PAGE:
The Back to School Dilemma

This past week was my first week of real college.  I dual enrolled last year, meaning I had a few college classes and a few high school classes, but this year I’m an honest-to-goodness full-time freshman.  I’m excited.  Having dual enrolled, I already know what to expect, where everything is on campus, and all that stuff that makes freshmen nervous.  This semester’s going great so far.

Last spring, I wrote several different pieces on using my iPad instead of my laptop at school.  Last fall semester, we did lots of in-class writing in English, so I always brought my laptop.  But spring semester wasn’t like that, and so I opted for an iPad and a bluetooth keyboard instead of my heavier, less convenient laptop.  I really liked this setup last year; it worked well for me.  This semester is different, however, and I’m faced with a bit of a dilemma: do I bring my laptop every day, or my iPad?

I had originally planned for sure to bring the iPad.  I don’t have an English class at all this semester, so the only writing I’d be doing is this blog, which I did on the iPad no problem before.  However, the first day of class made it apparent there’d have to be exceptions to this rule.  My communications class tests will take place online, but will be proctored in person.  This means I have to bring my computer and take the test on it in class.  The teacher said you could bring a computer or a tablet, but I’m definitely opting for the computer.  Using the web on a tablet is great, but sometimes it gets a little wonky, and that’s not what I want during a test.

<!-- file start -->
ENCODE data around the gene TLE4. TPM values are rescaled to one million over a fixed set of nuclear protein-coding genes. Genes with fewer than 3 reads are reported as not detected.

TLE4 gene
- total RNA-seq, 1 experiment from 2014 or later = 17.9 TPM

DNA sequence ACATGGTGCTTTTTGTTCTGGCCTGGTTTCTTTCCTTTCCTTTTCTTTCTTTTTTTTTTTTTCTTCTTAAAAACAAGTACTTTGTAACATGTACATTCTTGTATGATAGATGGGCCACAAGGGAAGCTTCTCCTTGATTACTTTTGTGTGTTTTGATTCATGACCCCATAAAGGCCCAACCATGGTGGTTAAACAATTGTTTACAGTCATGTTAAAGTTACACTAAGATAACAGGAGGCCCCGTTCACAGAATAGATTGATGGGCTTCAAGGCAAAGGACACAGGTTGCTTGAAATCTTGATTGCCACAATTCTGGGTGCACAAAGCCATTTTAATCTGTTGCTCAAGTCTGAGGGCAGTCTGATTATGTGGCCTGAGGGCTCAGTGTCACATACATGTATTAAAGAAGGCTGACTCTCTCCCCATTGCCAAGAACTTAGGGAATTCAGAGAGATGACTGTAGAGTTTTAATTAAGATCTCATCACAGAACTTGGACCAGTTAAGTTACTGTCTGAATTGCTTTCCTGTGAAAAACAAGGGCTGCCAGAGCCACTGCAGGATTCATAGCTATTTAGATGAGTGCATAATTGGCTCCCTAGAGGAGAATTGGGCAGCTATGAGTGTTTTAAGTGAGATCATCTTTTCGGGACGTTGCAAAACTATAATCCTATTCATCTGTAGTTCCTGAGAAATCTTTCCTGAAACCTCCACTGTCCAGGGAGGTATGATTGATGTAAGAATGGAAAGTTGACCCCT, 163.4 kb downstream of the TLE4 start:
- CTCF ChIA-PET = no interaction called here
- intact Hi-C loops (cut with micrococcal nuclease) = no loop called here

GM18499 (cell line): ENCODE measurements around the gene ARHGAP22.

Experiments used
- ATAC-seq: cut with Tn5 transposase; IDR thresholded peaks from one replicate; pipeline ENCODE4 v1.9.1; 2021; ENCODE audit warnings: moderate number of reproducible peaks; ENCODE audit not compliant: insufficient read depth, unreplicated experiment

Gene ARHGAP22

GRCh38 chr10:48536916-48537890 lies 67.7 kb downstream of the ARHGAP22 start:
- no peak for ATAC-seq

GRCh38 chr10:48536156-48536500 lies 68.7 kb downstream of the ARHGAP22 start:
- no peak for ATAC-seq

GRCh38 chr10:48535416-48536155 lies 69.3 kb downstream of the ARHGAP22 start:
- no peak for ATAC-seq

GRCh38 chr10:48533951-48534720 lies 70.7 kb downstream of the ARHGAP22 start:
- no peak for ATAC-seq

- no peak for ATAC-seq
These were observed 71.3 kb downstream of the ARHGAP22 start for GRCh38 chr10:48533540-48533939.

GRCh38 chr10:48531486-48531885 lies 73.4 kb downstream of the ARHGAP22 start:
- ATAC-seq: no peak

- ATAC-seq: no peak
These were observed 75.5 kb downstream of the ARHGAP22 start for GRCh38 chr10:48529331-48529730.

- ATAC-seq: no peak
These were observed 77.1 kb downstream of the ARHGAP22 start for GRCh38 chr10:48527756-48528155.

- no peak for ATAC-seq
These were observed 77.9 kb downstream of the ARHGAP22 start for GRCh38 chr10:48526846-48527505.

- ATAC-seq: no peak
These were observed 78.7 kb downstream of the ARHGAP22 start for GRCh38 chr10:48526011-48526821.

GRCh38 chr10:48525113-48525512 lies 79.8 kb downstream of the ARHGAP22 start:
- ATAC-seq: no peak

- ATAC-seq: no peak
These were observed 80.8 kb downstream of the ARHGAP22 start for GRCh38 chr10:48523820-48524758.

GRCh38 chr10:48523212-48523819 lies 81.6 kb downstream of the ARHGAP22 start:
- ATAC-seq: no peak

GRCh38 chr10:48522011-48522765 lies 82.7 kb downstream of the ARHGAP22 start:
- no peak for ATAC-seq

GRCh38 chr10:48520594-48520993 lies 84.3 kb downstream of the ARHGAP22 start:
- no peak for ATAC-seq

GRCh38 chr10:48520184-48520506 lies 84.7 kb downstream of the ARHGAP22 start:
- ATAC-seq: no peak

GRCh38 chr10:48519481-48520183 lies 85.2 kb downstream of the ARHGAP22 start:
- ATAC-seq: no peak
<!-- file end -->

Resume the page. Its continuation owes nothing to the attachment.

So no big deal, just bring the laptop on the days that I have communications tests.  It seemed like the rest of the semester I could just use the iPad.  Then I got to my Intro to Electrical Engineering class.  This class was going to have pop quizzes.  I don’t know whether they’ll be online, but if they are, I’ll have to bring the laptop to that class for sure.  Also, looking at the syllabus, it looks like we’ll be doing quite a bit of computer aided design and other stuff like that, so I’ll have to have the laptop there too.  (At first I was worried that whatever software we need wouldn’t work on my Mac.  Fortunately, it turns out that the professor used to work at Apple and is an even bigger Machead than I am, so I’m sure we can work something out.)

So it looks like I’ll have to bring my laptop on Mondays and Wednesdays, if only for the EE class and the occasional communications test.  Tuesdays and Thursdays I only have history class, and Friday I only have calculus class, so I can definitely get away with the iPad those days.  In fact, I may not need to bring anything at all.  I probably will, though, just in case.  I’d hate to be stuck at school and need to do something that really needs a computer, but all I have is my iPhone.  I’ve had to do that before; it’s not a pretty sight.  ••